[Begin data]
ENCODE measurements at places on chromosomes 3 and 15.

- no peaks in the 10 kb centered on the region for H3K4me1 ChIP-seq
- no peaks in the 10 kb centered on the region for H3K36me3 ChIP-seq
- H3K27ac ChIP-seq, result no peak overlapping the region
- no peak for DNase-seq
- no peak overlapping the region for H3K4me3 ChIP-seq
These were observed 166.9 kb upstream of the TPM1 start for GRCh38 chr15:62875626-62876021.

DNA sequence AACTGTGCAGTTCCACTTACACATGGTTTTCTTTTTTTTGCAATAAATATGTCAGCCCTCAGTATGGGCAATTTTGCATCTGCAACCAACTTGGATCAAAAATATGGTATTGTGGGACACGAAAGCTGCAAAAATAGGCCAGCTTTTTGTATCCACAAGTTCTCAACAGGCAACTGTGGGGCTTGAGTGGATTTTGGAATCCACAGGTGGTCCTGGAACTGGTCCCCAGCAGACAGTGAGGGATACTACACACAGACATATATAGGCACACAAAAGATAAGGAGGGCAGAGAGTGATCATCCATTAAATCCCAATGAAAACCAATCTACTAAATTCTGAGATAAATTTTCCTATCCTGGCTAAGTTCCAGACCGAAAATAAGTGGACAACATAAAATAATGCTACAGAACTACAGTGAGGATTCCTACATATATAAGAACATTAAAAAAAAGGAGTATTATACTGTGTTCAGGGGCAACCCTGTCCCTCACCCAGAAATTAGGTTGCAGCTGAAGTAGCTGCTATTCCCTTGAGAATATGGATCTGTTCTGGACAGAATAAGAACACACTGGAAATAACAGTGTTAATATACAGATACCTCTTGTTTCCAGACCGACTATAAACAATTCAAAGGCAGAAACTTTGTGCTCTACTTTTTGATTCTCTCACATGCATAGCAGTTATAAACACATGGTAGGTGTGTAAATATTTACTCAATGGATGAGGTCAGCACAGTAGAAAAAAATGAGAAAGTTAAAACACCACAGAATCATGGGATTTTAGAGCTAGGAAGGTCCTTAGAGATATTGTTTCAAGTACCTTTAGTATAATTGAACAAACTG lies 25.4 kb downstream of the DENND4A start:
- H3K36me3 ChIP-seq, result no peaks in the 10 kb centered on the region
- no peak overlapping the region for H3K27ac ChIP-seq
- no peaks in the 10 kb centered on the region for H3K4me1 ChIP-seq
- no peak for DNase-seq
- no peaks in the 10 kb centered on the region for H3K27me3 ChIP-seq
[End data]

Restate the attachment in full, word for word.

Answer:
ENCODE measurements at places on chromosomes 3 and 15.

- no peaks in the 10 kb centered on the region for H3K4me1 ChIP-seq
- no peaks in the 10 kb centered on the region for H3K36me3 ChIP-seq
- H3K27ac ChIP-seq, result no peak overlapping the region
- no peak for DNase-seq
- no peak overlapping the region for H3K4me3 ChIP-seq
These were observed 166.9 kb upstream of the TPM1 start for GRCh38 chr15:62875626-62876021.

DNA sequence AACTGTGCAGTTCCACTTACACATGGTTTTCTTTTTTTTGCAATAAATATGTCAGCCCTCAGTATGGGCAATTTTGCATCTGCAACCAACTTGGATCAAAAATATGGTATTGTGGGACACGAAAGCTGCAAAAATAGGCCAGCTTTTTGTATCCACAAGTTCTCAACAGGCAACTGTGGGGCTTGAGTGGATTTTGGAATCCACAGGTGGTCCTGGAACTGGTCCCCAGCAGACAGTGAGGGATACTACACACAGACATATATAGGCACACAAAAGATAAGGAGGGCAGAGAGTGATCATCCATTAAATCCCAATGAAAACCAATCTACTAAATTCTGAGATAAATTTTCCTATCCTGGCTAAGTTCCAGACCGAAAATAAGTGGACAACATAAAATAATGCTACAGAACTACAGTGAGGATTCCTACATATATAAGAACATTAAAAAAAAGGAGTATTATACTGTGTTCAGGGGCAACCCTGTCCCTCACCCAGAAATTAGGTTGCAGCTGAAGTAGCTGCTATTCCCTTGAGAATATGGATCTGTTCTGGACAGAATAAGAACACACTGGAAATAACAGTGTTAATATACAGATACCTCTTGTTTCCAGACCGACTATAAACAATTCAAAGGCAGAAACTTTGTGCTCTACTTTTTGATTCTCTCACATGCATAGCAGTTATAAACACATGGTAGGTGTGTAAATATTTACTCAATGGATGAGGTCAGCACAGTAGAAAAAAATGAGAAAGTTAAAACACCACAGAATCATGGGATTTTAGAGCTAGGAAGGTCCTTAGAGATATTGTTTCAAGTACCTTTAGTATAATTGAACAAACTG lies 25.4 kb downstream of the DENND4A start:
- H3K36me3 ChIP-seq, result no peaks in the 10 kb centered on the region
- no peak overlapping the region for H3K27ac ChIP-seq
- no peaks in the 10 kb centered on the region for H3K4me1 ChIP-seq
- no peak for DNase-seq
- no peaks in the 10 kb centered on the region for H3K27me3 ChIP-seq